Same goes for Copenhagen (although theft isn't much of problem there) although I found Copenhagen to be much more fun to cycle around.

Sagen is being literal when he says peloton by the way. It's quite a amazing. Another amazing sight is the amount of bikes locked up at the train stations.
Bike theft is a smaller problem in Copenhagen but feel free to leave a bike of value outside. locked or not.....
Not sure what "type of cycling" you refer to. it's true there are no hills except Kopje which realistically is a speed bump but for racing you have a handful of crits per week in spring/summer/autumn (and still some in the winter) and a few hours away you are in ardennes.
Sure, getting out of Amsterdam is a bit of a hassle. Which city with a similar population is not?
 

·
Cycling Addict
Joined
·
5,174 Posts
In '91 I rode around and across the Netherlands in a few days. I got off the ferry at Hook of Holland, rode the MUT up through Den Haag to Zandvoort, then a normal road into Amsterdam. The next two days I headed south through Eindhoven and Maastricht and up onto the Guilpenberg before riding into Belgium and points southwest.

The nations network of bicycle routes - mostly MUTs but some on rural roads - is admirable. Every so often (it seemed like every 50 or 60km) there would be a large sign with a map of the region's trails, making it easy to choose your route. Many of these followed old canal towpaths and so made for quite lovely cycling. While overall the nation is too flat for my cycling tastes, I'd still rather live and cycle there than, say, Florida...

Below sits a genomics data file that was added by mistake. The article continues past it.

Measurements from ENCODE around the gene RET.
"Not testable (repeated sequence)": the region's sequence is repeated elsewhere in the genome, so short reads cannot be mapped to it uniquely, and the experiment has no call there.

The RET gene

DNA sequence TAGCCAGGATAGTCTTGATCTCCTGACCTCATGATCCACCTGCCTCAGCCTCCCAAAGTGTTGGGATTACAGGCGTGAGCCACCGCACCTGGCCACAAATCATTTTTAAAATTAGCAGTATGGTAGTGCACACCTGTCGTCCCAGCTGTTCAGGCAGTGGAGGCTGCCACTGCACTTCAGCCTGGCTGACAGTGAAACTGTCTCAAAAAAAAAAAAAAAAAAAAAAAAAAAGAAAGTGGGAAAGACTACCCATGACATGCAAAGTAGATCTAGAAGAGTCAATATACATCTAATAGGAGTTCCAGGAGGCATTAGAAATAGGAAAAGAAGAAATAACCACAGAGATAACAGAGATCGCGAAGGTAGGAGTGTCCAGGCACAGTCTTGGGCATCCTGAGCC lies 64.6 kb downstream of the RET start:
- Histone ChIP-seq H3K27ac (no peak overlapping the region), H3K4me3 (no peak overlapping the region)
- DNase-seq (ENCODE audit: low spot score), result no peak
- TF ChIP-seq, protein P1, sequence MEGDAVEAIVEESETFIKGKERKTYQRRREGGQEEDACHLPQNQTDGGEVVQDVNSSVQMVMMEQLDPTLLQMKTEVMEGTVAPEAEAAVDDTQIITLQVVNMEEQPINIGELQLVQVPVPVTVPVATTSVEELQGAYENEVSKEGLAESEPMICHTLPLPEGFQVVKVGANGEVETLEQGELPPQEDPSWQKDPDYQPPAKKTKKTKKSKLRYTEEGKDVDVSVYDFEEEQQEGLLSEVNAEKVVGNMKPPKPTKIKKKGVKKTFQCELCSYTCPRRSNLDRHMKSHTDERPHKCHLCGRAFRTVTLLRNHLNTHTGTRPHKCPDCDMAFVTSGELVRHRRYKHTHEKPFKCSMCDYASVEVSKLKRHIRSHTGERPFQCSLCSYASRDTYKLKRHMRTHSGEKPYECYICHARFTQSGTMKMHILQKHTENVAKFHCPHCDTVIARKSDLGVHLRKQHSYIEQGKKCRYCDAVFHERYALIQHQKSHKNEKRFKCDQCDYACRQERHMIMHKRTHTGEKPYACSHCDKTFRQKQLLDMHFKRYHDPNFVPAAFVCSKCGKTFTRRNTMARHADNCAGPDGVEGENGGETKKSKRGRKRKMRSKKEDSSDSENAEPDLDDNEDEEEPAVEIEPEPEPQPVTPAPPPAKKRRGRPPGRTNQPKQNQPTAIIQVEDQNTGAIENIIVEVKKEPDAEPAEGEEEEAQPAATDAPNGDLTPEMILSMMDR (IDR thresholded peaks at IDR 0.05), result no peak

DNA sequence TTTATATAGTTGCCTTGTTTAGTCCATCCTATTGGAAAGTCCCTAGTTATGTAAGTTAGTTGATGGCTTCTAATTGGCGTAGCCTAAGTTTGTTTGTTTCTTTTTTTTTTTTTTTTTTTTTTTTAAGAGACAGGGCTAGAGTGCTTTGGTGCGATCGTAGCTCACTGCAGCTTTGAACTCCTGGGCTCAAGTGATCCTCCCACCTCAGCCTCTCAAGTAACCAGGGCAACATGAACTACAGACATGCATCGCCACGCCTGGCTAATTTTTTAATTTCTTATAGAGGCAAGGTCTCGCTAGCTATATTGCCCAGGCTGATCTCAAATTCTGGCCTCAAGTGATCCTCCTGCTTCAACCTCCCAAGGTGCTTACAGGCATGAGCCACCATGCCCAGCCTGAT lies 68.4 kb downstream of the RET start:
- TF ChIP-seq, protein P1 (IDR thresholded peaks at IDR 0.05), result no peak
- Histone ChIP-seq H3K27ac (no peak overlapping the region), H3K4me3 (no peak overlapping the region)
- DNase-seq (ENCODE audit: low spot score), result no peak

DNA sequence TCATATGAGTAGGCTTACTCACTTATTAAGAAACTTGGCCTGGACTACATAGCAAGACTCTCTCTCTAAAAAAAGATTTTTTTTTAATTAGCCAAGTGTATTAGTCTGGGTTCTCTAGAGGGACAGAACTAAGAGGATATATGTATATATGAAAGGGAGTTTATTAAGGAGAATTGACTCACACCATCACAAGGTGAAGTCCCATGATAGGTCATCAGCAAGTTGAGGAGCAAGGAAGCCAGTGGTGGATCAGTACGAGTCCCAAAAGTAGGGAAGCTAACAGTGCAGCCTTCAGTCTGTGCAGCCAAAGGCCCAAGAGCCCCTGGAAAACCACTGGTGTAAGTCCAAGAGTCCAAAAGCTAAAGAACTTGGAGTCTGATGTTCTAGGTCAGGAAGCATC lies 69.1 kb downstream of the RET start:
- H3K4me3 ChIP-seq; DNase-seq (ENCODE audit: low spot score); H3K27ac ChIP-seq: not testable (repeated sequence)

·
Registered
Joined
·
333 Posts
The cost of gasoline in the Netherlands is about triple that in the USA. Probably has something to do with it. Of course, all those gas taxes help to pay for free healthcare.

That's hardly free my friend.
 
  • Like
Reactions: Migen21

·
Registered
Joined
·
21,637 Posts
I see guys in suits all the time, students, women in skirts, all manner of people, but macho tough-guy construction workers, hell no! "Biking is for those queer-o spandex wearing freaks, herp de derp!!!!!!!!!!"
A group of us were sitting outside a remote country store taking a break on a weekend bike ride. A guy with serious furniture disease (chest drops into the drawers) got out of his pickup and headed into the store with comment "I wish I had a job where I had to exercise outside of work." Classic.
 

·
Registered
Joined
·
9,658 Posts
I guess I'm talking more about cycling acceptance. You can just feel the disdain of almost all drivers here in the US for cyclists. And it doesn't help that the police and judicial system doesn't really hold cycling in high regard either (though that's a whole other discussion).
I love the terrain of my area, but riding the road gets more and more scary each year seemingly.

BTW, regarding pelotons, I went to UC Davis (though I'm sure a lot of other schools are similar) and that's exactly what it is...a peloton of (mostly clueless) riders! Bikes everywhere...
I definitely agree with you on that aspect.
 

·
Registered
Joined
·
9,658 Posts
Sure, getting out of Amsterdam is a bit of a hassle. Which city with a similar population is not?
I'm not going to kill an hour researching city populations in order to give you a precise answer but here is a list of bigish cities I've cycled in that I found more conducive to recreational road cycling either in the city or by ease of getting out of it:

Montreal
Boston
Quebec City
Copenhagen
Barcelona
Munich
Zurich

Admittedly the reason in at a least a couple cases might boil down to sht luck of my making better road/route choices than I did in Amsterdam.
 
1 - 20 of 25 Posts
Top